those big hits too. The bike should just bottom out when you slam
your weight down on the saddle as you’re going along. URTs are different
beasts, and work well when set up in this softer manner, as opposed
to setting up ‘normally’ and then becoming harder when you stand.
got it in the wrong hole”
of bikes out there have different holes to mount the shock in. It
allows you to change the rate of the shock and the amount of travel.
Generally, dropping the back of the shock increases travel and dropping
the front of the shock changes the rate. A rate change means that
the shock will tend to compress more easily in the early part of the
stroke, stiffening up at the end. This can make the bike feel a little
wooden – particularly with an air-shocked bike as an air spring is
itself a rising rate system. By dropping the shock down (or raising
the front up) you can set the shock up to tend to be a falling rate
system, counteracting the rising rate of the shock, giving a more
comfortable straight rate bike. We’ve used this trick to good effect
on a few SID-shocked bikes and got a plusher feel.
your shock has no rebound damping adjustment and your spring is a
little soft, then wind on some preload and get something approaching
the ride you need. It’s not perfect, it’s not the answer to all your
problems, but it will give you a better ride.
last trick – winding on preload to speed up rebound – is one way that
a stiffer spring can make a bike feel softer. If the shock is returning
faster, with a stiffer spring or one under more compression, then
the shock will be able to react faster. If you’re not getting the
ride you want then add preload and see where it gets you.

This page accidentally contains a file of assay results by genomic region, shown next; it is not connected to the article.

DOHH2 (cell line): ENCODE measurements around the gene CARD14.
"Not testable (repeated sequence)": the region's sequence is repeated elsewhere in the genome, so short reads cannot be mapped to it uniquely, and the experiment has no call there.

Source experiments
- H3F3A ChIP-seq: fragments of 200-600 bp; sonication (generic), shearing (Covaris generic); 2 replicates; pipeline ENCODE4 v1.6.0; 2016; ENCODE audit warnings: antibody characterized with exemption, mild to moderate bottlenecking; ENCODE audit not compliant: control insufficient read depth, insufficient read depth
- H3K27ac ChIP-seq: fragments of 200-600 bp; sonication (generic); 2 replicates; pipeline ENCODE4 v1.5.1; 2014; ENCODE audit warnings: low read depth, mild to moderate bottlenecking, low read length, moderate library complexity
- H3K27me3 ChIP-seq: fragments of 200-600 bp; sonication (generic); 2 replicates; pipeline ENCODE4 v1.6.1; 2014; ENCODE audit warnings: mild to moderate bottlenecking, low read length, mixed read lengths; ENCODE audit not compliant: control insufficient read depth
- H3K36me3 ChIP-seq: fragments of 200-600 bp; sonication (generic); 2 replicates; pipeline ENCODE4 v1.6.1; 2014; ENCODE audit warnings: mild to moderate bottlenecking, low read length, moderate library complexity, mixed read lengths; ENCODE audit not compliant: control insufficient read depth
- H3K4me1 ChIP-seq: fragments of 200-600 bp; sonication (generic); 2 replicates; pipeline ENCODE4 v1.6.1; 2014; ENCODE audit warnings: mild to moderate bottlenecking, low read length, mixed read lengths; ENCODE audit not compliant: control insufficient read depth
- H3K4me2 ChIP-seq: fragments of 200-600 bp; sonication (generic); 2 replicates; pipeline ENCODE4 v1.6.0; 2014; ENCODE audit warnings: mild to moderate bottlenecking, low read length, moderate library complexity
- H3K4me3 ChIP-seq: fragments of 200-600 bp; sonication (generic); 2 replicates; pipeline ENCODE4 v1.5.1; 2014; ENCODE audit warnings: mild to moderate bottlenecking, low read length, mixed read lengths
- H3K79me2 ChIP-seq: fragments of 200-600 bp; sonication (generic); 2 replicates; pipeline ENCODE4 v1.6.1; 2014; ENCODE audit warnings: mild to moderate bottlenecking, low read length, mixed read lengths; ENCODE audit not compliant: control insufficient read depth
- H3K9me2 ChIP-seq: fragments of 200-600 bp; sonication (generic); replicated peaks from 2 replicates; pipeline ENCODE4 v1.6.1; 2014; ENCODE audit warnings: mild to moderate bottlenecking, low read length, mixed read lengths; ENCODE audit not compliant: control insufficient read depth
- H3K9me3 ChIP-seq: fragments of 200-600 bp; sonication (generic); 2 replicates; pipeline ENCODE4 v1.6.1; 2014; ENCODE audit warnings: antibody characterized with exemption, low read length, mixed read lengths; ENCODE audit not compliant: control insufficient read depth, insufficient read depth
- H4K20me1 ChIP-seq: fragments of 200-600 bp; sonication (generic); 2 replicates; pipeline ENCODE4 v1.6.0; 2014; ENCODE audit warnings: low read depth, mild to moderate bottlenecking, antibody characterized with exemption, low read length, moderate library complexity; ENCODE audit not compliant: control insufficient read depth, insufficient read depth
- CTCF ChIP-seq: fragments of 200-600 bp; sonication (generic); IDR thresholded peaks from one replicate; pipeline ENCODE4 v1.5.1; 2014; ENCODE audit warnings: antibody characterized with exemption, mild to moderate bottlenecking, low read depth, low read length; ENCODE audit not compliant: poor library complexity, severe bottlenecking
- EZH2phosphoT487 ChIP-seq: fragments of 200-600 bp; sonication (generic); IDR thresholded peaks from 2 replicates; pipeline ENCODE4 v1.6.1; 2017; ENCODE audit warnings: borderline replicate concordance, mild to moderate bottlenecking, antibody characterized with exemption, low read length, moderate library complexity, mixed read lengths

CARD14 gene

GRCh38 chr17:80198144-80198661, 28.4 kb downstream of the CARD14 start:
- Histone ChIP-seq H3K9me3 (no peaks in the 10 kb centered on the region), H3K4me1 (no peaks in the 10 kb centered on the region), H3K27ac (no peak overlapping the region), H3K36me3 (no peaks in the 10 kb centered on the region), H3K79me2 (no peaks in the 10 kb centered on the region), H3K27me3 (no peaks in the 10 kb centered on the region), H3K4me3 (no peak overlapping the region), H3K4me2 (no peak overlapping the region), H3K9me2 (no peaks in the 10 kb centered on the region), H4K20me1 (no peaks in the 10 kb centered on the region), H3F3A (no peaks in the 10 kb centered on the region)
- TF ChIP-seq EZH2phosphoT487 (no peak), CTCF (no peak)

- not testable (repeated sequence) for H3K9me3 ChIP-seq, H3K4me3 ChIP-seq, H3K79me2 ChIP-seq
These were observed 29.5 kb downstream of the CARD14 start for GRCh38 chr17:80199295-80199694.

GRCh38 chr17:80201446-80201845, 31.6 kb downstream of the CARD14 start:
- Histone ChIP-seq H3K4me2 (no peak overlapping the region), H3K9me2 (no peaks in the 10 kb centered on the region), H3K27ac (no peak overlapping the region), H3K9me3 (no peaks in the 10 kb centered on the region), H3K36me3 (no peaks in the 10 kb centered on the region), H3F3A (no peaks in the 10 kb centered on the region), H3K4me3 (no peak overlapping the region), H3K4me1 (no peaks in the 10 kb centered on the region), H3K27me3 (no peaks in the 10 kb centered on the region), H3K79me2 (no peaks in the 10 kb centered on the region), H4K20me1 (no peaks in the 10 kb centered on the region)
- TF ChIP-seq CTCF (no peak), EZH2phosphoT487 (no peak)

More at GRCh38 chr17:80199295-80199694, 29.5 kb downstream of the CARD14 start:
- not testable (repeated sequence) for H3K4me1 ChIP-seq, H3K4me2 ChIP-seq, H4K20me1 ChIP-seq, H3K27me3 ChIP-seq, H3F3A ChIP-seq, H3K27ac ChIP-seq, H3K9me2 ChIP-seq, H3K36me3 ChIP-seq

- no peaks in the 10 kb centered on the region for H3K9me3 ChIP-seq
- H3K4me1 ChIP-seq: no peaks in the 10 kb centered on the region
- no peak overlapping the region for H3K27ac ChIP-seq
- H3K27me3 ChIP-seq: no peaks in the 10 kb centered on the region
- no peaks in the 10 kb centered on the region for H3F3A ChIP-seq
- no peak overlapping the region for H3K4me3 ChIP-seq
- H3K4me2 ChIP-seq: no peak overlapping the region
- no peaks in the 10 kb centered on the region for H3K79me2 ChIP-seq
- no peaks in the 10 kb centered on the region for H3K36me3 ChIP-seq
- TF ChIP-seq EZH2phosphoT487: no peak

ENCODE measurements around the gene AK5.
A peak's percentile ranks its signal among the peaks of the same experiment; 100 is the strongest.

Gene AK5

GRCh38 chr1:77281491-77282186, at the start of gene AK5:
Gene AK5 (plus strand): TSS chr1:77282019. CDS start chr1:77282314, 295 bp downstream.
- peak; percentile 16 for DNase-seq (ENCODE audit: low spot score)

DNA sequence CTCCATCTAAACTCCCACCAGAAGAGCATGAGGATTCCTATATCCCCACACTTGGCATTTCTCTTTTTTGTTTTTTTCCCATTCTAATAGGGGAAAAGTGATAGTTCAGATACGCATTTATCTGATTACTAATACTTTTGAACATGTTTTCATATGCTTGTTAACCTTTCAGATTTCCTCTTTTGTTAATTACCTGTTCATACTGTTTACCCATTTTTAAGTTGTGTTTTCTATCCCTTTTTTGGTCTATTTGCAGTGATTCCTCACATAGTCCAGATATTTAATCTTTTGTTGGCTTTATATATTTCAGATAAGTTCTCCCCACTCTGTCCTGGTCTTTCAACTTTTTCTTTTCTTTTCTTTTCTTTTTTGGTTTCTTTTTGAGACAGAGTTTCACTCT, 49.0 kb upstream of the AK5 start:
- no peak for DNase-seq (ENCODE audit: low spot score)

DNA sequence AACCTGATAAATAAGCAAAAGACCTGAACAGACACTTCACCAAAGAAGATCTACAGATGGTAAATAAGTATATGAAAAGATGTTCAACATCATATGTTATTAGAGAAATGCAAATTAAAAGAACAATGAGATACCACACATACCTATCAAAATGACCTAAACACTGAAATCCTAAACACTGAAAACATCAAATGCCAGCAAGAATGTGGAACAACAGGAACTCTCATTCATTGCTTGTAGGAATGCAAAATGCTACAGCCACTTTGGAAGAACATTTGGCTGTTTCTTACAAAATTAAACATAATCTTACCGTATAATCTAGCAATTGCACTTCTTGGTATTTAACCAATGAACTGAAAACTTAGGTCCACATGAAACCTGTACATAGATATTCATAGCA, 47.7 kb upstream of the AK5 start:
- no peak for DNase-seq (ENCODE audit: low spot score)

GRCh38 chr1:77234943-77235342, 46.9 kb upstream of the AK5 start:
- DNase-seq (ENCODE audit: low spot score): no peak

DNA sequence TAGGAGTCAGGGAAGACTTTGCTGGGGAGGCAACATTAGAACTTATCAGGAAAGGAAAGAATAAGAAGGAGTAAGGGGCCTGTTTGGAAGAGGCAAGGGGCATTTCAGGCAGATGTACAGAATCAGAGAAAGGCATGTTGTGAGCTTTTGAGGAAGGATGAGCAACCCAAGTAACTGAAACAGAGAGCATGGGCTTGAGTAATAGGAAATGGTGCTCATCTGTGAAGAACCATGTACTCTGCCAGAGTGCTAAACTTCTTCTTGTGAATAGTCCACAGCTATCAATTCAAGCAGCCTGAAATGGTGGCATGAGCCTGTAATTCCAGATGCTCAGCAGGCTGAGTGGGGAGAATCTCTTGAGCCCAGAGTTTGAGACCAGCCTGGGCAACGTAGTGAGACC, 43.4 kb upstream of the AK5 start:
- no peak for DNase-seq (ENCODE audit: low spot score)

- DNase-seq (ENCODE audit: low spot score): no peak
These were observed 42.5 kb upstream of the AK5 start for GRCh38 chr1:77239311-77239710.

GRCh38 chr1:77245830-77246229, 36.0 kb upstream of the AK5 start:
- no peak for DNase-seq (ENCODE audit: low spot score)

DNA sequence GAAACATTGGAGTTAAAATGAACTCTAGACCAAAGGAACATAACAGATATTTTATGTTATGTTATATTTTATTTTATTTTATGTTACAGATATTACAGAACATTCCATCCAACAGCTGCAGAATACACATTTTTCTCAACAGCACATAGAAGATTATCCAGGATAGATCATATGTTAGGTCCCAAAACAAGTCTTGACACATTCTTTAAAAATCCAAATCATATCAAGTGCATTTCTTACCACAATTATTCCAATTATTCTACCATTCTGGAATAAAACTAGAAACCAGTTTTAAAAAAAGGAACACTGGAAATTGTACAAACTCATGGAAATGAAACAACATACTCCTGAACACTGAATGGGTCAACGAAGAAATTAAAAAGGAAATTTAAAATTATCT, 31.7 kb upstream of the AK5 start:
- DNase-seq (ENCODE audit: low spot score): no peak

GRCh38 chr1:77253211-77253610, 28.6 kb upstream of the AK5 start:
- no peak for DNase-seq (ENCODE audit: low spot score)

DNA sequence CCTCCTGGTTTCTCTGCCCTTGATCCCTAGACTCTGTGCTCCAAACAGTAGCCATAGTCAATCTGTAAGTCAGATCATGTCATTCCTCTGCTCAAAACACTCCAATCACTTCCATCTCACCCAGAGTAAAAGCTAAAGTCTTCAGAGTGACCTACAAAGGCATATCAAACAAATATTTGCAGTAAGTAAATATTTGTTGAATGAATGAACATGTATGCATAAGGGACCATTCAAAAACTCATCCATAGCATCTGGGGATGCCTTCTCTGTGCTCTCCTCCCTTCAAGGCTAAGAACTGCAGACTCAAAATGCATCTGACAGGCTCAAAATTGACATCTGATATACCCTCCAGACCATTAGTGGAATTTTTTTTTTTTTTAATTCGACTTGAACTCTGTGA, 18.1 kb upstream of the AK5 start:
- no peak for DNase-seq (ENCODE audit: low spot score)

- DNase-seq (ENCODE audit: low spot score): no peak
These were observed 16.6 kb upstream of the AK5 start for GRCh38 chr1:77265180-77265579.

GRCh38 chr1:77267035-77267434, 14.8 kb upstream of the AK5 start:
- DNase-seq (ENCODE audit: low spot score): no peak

a suspension system is correctly damped, you’ll feel ‘one and a half
overshoots’. Hitting a simple bump, like a kerb (either up or down)
you’ll feel the suspension compress, then extend, then compress to
its median level. If you feel one thud then it’s wrong, you should
feel down-up-down. If you can actually feel, or see yourself bouncing
multiple times after hitting an obstacle, then you’ve not got enough
rebound damping wound on.
correct rebound – 2
course, as we’ve mentioned at the top of this article, because the
chain tension changes with pedalling load – or in the case of URTs,
the weight distribution changes – the bike will bob. Low pivots do
it, all URTs do it. What this means is you’ll have to crank on more
rebound damping than you need for correct suspension action. Either
that or pop the sea-sickness tablets.
no one uses them for the reason they were invented any more – to smooth
out the pedal stroke – we’ve used oval chainrings to tame bounce on
a couple of suspension bikes. They work by changing the chain tension
and chainline throughout the pedal stroke, and can totally eliminate
bob and actually increase traction throughout the stroke. We’re not
pursuing it because of the chop and change of test bikes and the nice
way Shimano chainrings shift. Anyone care to take up the cause and
cut us in on a tidy share of the profit?